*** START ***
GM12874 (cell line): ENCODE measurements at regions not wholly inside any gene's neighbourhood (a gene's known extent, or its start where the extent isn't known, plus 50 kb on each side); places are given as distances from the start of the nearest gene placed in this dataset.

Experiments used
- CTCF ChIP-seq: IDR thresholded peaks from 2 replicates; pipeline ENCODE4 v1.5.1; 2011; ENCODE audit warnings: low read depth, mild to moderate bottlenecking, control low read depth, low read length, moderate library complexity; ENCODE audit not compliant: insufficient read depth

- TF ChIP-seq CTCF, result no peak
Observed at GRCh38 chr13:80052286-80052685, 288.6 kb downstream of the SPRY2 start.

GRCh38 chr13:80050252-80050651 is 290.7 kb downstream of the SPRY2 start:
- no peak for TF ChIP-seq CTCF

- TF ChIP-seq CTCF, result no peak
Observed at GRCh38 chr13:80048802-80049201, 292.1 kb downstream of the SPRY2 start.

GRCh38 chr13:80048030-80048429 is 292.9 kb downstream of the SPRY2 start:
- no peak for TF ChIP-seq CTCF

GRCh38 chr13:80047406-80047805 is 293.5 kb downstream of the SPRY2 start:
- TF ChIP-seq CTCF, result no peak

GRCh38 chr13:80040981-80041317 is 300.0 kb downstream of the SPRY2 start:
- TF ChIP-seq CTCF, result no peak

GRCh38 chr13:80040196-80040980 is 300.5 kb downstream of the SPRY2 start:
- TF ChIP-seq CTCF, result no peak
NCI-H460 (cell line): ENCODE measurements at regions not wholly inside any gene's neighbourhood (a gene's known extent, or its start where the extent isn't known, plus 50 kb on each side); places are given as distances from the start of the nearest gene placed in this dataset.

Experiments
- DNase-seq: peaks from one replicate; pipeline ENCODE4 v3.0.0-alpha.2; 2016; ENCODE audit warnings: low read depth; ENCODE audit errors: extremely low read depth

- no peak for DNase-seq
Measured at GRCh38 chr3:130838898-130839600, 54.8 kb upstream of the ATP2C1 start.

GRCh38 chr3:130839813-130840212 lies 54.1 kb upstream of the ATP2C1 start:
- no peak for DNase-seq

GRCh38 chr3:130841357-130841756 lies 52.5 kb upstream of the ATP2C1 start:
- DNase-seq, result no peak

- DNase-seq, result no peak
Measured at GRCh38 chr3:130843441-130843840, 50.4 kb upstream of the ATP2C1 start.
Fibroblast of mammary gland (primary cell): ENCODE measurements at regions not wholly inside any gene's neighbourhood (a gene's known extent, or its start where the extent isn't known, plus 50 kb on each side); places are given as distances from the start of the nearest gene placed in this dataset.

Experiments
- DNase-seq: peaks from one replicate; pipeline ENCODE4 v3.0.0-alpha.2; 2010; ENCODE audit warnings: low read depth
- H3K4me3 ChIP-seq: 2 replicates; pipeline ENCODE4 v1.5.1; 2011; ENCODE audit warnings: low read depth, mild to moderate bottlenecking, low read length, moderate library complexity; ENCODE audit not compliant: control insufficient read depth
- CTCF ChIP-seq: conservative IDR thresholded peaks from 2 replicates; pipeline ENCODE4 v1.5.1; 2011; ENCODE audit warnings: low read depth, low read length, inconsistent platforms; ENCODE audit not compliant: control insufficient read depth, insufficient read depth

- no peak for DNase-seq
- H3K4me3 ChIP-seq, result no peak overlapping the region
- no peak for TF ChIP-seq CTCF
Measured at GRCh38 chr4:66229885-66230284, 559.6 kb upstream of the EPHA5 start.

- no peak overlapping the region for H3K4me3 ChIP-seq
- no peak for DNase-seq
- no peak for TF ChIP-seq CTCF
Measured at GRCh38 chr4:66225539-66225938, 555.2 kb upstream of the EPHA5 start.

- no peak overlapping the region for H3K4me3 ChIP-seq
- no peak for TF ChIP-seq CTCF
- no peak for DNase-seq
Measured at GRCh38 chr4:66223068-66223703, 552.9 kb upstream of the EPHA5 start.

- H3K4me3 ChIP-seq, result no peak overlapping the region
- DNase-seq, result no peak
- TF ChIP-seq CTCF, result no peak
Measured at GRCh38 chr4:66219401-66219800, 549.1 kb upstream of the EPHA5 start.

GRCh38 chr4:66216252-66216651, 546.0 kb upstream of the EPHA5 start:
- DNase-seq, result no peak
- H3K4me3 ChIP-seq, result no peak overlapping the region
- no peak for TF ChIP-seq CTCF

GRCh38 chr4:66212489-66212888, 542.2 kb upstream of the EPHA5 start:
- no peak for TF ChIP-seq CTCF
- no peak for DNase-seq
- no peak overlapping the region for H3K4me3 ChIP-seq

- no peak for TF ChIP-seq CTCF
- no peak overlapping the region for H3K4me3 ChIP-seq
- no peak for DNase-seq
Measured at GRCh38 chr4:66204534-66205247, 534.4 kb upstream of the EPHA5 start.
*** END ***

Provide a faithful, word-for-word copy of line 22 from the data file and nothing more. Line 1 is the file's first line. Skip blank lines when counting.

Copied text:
Measured at GRCh38 chr3:130838898-130839600, 54.8 kb upstream of the ATP2C1 start.